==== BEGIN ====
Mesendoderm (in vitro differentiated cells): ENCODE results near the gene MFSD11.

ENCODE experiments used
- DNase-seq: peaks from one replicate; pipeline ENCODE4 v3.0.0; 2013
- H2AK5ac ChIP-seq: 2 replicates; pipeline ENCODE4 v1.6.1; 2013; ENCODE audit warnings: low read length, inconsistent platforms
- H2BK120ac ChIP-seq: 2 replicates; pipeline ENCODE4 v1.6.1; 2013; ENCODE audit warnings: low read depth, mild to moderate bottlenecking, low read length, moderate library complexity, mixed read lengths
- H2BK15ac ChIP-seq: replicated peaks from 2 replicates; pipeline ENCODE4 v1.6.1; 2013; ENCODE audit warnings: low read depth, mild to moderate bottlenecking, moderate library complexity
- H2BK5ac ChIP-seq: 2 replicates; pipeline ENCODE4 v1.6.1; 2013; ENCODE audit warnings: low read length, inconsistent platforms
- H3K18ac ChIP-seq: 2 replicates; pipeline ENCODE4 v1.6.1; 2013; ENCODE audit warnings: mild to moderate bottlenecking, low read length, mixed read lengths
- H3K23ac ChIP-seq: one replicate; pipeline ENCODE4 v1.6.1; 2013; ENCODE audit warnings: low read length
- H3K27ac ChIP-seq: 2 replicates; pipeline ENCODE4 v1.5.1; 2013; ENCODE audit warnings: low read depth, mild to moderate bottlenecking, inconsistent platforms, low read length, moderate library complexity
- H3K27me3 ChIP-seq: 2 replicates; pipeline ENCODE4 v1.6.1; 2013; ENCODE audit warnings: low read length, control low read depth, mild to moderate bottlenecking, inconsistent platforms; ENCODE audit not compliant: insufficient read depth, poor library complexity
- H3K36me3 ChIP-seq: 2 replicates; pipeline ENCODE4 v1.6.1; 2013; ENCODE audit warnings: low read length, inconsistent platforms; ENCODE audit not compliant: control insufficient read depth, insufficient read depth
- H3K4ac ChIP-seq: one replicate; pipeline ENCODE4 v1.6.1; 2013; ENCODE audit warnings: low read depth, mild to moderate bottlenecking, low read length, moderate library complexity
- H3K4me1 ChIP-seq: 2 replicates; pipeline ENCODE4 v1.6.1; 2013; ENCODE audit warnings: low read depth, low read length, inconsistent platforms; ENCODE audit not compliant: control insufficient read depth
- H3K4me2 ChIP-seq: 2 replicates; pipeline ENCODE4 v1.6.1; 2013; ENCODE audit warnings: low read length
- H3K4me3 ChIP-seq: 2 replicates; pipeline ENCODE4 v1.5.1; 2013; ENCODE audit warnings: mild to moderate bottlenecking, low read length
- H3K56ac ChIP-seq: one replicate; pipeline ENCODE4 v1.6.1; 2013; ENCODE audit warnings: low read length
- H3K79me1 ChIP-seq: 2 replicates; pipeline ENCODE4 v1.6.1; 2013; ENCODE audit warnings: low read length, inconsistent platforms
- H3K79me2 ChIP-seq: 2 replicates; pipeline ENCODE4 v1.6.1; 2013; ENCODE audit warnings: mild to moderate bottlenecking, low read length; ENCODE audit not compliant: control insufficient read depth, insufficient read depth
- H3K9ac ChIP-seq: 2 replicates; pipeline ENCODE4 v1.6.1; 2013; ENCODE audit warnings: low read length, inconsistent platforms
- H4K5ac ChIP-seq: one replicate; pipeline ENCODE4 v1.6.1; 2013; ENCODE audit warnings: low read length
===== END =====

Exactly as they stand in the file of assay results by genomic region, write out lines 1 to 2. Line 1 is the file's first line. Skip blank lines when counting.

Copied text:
Mesendoderm (in vitro differentiated cells): ENCODE results near the gene MFSD11.

ENCODE experiments used